The protein troponin is an important component of the contractile apparatus of the heart and skeletal muscles. Together with tropomyosin, its main task is the regulation of muscle contraction at the microscopic level. Troponin is a complex of the building blocks troponin T, I and C, each of which has its own partial function and can only function together.

Both the skeletal muscle and the heart muscle each have their own group of these different troponins, which differ in their structure and function. Therefore, the so-called troponin value is of great importance in the diagnosis of various heart diseases. In the so-called smooth muscles, such as in the intestinal wall, troponin is completely absent.

Components of the troponin complex

Troponin T is the largest subunit of the troponin complex. Together with troponin I and C, it regulates the conversion of the electrical nerve signal into a muscle contraction. In doing so, it acts as a brake on the contractile muscle proteins via tropomyosin.

When a nerve signal reaches the muscle, this brake is released when the muscle proteins are released. These can now contract unhindered. There are three types of Troponin T in the body, so-called isoforms.

One is typical for the heart muscle, two others are found in the skeletal muscles. The troponin T of the skeletal muscle is further divided into one form, which is mainly found in slow but persistent muscles, and one, which is mainly found in muscles of the faster type. The form of troponin T typical of the heart muscle is also found in high concentrations only in the heart.

It is therefore of great importance for clinical diagnostics. The so-called hs – troponin T is determined in particular. If we talk about elevated troponin values, we usually mean an increase in the troponin T concentration in the blood.

As part of the troponin complex, troponin I is also involved in the regulation of muscle strength. On the one hand, it serves to fix the entire troponin complex to its position in the muscle cell. According to new findings, however, it also has a regulatory effect together with troponin T and tropomyosin.

This is done by preventing muscle contraction until the signal for contraction is received via a nerve. Just like troponin T, troponin I has three isoforms. While one is found only in the heart muscle, the other two are distributed between fast and slow muscle fibers in the skeletal muscle.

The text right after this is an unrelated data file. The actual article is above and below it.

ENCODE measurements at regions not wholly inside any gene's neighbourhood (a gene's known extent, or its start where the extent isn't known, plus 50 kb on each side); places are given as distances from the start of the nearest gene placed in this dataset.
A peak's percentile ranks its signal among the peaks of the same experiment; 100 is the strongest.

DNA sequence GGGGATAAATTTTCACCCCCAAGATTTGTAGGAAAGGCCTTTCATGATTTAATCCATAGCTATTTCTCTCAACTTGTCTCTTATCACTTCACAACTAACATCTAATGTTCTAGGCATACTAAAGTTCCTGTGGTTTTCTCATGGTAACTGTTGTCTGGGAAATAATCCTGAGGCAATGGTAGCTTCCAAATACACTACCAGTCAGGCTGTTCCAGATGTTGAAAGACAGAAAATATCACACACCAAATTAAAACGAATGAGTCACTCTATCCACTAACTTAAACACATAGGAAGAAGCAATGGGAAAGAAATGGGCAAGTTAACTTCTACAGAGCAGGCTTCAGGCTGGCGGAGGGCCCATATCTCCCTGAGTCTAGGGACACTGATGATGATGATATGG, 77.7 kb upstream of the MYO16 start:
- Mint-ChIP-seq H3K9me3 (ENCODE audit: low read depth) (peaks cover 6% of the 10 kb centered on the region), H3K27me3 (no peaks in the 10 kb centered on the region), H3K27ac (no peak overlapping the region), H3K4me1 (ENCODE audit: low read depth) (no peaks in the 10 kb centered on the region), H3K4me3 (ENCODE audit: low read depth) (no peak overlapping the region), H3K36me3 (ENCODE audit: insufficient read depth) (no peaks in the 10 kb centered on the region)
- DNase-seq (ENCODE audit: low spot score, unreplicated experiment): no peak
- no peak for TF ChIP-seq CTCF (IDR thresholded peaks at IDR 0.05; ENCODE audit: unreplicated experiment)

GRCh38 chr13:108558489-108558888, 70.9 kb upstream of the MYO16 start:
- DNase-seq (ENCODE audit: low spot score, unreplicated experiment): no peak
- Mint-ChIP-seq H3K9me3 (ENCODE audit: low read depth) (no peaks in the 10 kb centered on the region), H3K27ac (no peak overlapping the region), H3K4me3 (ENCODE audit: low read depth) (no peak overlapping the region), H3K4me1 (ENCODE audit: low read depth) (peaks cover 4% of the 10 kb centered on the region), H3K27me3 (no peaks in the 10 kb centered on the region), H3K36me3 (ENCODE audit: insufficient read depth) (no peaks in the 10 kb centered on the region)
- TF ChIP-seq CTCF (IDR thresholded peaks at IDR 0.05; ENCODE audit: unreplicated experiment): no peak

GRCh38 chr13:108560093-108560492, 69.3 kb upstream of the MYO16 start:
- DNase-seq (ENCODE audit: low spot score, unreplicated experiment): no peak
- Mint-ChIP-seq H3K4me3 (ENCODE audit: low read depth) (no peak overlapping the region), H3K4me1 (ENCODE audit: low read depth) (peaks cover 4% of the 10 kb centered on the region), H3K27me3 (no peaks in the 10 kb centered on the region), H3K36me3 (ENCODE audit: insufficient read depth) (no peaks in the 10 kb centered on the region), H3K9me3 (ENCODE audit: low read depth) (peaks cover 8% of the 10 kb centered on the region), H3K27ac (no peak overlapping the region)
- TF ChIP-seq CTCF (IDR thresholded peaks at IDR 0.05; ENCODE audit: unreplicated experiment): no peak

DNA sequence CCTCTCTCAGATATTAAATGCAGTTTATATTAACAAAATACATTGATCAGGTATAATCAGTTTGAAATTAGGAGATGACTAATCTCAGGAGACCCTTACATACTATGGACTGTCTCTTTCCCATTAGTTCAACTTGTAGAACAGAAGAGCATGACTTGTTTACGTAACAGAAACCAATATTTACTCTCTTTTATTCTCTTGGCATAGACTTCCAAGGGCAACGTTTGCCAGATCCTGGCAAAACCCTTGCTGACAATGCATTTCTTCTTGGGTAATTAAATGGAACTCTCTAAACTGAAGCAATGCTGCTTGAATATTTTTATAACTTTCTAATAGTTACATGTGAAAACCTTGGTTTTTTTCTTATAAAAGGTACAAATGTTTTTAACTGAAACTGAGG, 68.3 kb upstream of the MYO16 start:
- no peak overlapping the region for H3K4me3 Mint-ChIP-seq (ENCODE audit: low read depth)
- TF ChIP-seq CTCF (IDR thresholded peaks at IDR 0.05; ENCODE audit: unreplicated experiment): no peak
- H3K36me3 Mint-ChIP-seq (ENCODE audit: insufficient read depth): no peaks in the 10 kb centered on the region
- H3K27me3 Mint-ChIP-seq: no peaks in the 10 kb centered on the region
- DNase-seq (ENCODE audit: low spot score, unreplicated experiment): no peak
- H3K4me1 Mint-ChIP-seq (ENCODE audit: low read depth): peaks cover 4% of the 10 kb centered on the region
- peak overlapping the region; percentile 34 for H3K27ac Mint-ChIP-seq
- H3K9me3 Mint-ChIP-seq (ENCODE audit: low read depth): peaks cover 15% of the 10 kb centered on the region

Only about 4% of troponin I is freely available in the muscle cell, i.e. it is not bound to proteins of the contractile apparatus or involved in the troponin complex. When the muscle cell is damaged, this free portion is first released into the blood where it can be detected chemically in the laboratory. Although troponin C is the smallest protein in the troponin complex, it plays a key role in the regulation of muscle contraction.

When a nerve activates a muscle, the concentration of free calcium ions increases inside the muscle due to electrical activation. A single troponin C in turn binds four of these calcium ions and can then induce a change in the shape of troponin I and T. Only now can the muscle contract. This is known as electromechanical coupling, because the electrical signal from the nerve is converted into mechanical muscle movement. Unlike troponin T and I, there is no myocardial-specific form of troponin C. Only so-called fast-twitching skeletal muscles have their own isoform of troponin C, whereas slow-twitching skeletal muscles and the heart muscle share a second isoform. Since an increase in the concentration of troponin C is therefore not specific for one of the two muscle groups, it is only determined in exceptional cases in the laboratory.